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How to Get a Loan When Banks Aren’t Lending

how to get a loan when banks aren't lending

You need capital, but you’re having trouble securing the financing you need.  So how to get a loan when banks aren’t lending?

This situation reminds me of the famous NBC Television show, “The Office”, the hilarious documentary-style show that comments on the life of a standard corporate office. If you haven’t seen the show, I’d definitely recommend it.

In one of the episodes, the antagonist and regional manager, Michael Scott, has worked at Dunder Mifflin Paper Company for over 19 years and quits (spoiler alert!). He decides to start his own paper company with almost no capital, along with two other employees in the office who also quit. Slowly, he takes clients away from Dunder Mifflin and grows in revenues. As a result of his sudden growth in clients, he buys a van and wakes up at 3 in the morning to distribute the paper in the area.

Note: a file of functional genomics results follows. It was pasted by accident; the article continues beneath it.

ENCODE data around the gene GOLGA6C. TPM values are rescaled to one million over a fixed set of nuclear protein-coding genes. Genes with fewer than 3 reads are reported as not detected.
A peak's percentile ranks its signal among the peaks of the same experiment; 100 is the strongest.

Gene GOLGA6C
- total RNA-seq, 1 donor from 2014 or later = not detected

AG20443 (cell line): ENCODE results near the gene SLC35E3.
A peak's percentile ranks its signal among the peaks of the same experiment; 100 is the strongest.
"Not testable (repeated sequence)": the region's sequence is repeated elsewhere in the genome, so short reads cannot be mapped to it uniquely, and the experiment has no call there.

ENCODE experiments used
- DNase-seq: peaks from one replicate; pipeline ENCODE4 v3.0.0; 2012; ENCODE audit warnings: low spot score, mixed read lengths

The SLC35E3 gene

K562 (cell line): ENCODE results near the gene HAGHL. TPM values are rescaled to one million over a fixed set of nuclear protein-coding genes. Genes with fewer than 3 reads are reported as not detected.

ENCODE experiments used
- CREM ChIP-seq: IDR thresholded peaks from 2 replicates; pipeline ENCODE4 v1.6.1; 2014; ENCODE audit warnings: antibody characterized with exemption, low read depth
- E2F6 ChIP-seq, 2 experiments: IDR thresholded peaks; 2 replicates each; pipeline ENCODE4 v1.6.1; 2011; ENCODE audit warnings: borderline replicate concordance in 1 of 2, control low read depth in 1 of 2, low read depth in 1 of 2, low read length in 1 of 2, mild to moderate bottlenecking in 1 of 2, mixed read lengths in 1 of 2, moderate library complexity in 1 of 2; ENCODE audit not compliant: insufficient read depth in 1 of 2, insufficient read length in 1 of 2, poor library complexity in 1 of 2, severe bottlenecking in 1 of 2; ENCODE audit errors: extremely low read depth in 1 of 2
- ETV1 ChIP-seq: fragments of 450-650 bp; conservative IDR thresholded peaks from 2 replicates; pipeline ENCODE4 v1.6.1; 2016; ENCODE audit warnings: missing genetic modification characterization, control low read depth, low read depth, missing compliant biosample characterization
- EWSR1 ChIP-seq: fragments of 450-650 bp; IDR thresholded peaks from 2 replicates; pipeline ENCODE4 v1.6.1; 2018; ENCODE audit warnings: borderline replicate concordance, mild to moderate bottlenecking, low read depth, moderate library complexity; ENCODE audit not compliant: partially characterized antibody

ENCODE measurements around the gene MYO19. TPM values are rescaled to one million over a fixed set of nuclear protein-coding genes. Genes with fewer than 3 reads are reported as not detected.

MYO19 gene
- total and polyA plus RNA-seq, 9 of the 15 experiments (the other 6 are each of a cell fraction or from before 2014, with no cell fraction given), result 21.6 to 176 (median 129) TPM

After consulting with an accountant, he finds out that he has to declare bankruptcy because he was growing the business too fast, and that the revenues would not cover the growth of the business. They required wages, rent, and variable costs associated with manufacturing and distributing the paper. Because of the digital age, the demand for paper wasn’t so hot either.

What happens when we grow ourselves out of business? Michael’s problem was simple: he had no outside investors, and zero loans from the bank. Therefore, he had no money to cover the fast expansion. Sound familiar? In this article, we will discuss how to get a loan from the bank when they aren’t lending.

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Bank Lending Cycle: A Recap

Last week, we discussed the bank lending cycle and why banks may tighten their lending. There are two reasons why that might happen…